RV News

The RV route to Everest

These international travellers took an RV journey to a surprising location

by Harriet Halkyard
The sign marking the 4,000 metre high entrance to the Qomolangma Nature Preserve is festooned with prayer flags.
The sign marking the 4,000-metre-high entrance to the Qomolangma Nature Preserve is festooned with prayer flags. — Photo courtesy of Harriet Halkyard

We had already driven through North America from California to Newfoundland, and taken our RV on a 99-day trip to Panama and back. We now wanted to drive to Mount Everest.

We rented a motorhome in Yunnan Province, (located in southern China, a couple hundred miles from Vietnam), and headed north. Thousands of rice paddies—some only a yard wide with little dykes trampled by generations of feet—stepped up the hillsides. We crossed sweeping valleys of soft sugar cane that made up a crazy patchwork of innumerable greens; each terrace marked with nodding sunflowers.

One afternoon, after hours of bone-jarring cobble roads under drooping bamboo, our driver’s cell phone rang. His ring tone was, “It’s a small, small world.”

When I saw wriggling larvae as big as my thumb for sale beside bananas and horse meat in the market, I was glad to be a vegetarian. But there were peanuts, fresh vegetables and fruits available as well. Walking way back to the rig I spied a couple of women scraping the skin off freshly boiled new potatoes. They smiled and waved at me to sit down on a six-inch stool between them. I was immediately rewarded with a hot potato and had found friends.

National Route 214 is a main interstate between Yunnan and Tibet, so we didn’t think it could be too difficult. Wrong! The motorhome wheels knocked rocks into cloud-filled canyons a thousand feet deep. The scenery was dramatic and worth every minute of anguish. We later learned that Lonely Planet and the official Chinese website described the road as “the most beautiful and most perilous in the world.”

A traditional route

The road was originally carved out of the mountains to accommodate Tibetan traders who wanted tea in exchange for their sturdy little horses. It is called the Tea-Horse route and later became part of the lower Silk. A horse would have been ideal; we had a motorhome.

For a week we climbed over passes and through valleys of the most varied terrain imaginable. At times furry fingers of bamboo penetrated the undergrowth on rocky cliffs that were too steep for crops, or we looked up at ghostly shadows of pine trees against a grey sky. At particularly perilous corners, faded prayer flags hung limp in the mist across the road or wrapped around boulders.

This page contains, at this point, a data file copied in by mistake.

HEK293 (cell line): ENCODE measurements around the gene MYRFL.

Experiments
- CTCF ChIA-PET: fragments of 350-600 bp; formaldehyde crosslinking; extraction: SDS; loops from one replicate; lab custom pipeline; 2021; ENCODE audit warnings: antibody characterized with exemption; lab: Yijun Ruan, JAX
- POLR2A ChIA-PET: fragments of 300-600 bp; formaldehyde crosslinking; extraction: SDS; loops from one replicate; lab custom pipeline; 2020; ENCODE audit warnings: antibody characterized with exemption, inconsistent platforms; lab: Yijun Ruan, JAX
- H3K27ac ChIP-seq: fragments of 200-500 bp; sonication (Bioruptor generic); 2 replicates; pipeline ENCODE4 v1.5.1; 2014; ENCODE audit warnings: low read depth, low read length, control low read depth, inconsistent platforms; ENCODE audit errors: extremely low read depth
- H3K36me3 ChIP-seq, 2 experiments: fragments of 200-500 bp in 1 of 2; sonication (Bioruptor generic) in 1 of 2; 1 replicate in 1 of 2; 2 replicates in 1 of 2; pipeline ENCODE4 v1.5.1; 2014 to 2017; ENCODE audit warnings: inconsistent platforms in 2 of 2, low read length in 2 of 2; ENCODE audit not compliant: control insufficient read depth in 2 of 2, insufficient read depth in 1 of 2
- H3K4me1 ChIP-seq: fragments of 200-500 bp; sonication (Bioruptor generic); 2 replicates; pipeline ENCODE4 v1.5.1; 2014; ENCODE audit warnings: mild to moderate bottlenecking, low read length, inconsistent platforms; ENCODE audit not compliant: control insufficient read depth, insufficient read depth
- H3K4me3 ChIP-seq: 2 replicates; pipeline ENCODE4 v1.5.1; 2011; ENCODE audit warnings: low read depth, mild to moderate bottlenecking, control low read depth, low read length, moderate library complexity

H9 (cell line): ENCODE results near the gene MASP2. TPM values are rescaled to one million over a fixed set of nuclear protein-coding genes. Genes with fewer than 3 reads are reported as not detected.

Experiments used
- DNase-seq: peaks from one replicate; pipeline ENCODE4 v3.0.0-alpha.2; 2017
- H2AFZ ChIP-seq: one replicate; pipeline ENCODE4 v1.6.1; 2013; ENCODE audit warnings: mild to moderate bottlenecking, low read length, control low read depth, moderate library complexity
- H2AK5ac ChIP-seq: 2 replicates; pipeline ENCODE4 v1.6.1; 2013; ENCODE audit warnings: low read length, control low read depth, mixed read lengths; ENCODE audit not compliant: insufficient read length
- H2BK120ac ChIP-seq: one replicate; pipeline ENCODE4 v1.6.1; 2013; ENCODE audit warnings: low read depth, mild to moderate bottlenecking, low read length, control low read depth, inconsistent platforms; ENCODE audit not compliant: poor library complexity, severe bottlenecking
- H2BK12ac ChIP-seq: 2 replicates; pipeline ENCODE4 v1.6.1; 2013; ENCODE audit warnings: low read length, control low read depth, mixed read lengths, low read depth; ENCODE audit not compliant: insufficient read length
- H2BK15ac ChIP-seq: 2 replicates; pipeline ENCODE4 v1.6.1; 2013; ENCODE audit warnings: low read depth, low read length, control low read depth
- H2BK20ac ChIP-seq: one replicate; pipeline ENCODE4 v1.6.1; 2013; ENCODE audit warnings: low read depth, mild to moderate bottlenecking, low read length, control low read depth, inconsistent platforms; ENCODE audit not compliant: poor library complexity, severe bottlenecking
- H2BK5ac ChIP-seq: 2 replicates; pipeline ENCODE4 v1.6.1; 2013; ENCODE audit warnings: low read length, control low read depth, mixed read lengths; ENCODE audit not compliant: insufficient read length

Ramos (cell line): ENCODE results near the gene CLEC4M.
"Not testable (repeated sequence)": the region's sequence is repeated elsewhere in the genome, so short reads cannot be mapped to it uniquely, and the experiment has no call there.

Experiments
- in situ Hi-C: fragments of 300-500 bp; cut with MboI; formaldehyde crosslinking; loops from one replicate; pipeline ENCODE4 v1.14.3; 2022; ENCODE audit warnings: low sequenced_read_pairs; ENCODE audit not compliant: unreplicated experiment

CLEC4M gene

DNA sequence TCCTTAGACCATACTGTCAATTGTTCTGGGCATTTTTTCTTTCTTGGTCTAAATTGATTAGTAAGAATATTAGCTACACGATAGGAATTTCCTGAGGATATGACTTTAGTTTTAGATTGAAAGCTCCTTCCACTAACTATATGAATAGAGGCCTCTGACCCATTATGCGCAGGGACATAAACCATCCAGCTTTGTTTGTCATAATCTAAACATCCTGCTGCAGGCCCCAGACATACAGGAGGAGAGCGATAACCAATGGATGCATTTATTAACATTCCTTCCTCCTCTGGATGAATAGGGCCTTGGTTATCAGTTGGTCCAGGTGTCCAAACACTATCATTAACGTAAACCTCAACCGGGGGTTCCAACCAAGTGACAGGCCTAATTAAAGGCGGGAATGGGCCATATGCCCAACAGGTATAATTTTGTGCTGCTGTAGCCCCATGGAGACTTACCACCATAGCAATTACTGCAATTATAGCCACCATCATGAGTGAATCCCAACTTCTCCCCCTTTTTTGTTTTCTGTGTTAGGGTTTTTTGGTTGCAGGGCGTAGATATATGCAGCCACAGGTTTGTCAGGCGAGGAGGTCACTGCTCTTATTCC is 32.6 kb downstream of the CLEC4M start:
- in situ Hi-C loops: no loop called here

Above the tree line, the mountains were stark and bare where they brushed the pearl blue sky. Their colour varied from rust to grey to rich purple and then, where there was enough sediment for plants to take hold, they were tinged with green. It was as though God had not put enough green paint on his brush but instead concentrated on the richness of the blue heavens above.

The reverent pilgrimage

Pilgrims have been coming to Tibet for 1,300 years. Now most of them fly, many ride the celebrated new train, a few drive and hundreds walk.

Two hundred and fifty miles east of Lhasa we came across the first group of pilgrims on their way to the Tibet’s holiest shrine; Jokhang Temple. The men and women had a block of wood strapped to each hand that they clapped together over their head, again in front of their chest and then hit the ground with them sliding forward until they were prostrate. They then walked to where their hands had been and repeated the cycle. It became a rhythm as the pilgrims covered the length of the road with bodies.

It takes an effort to climb the hundreds of steps to the Portola as the air is thin at 3,600 meters. The palace is a living complex with thousands of rooms and as many worshippers winding through a maze of narrow corridors. Pilgrims add yak butter to the flaming dishes in front of the statues and push bank notes through the grills protecting their favorite Buddha.

But we still had not reached Mount Everest, known locally as Qomolangma.

As we continued to climb the Himalayan foothills we were surrounded by bare hills with hardly an essence of grass. Shepherds with heads wrapped against the wind, sun and sand showed only dark sparkling eyes. Craggy grey peaks cast us into shadow in the middle of the day until we were suddenly faced with a range of snow covered mountains shining in the afternoon sun.

We had driven the RV as close to Mount Everest as possible so we pulled off the road and parked. As the sun sank it lit the great Qomolangma with a tinge of pink. We sat mesmerized. Within twenty minutes the sun had tanned us through our clothes, but then it was gone and we were suddenly cold.

We camped there alone at three miles high, on top of the world, looking at Everest through our motorhome window—eating noodles.

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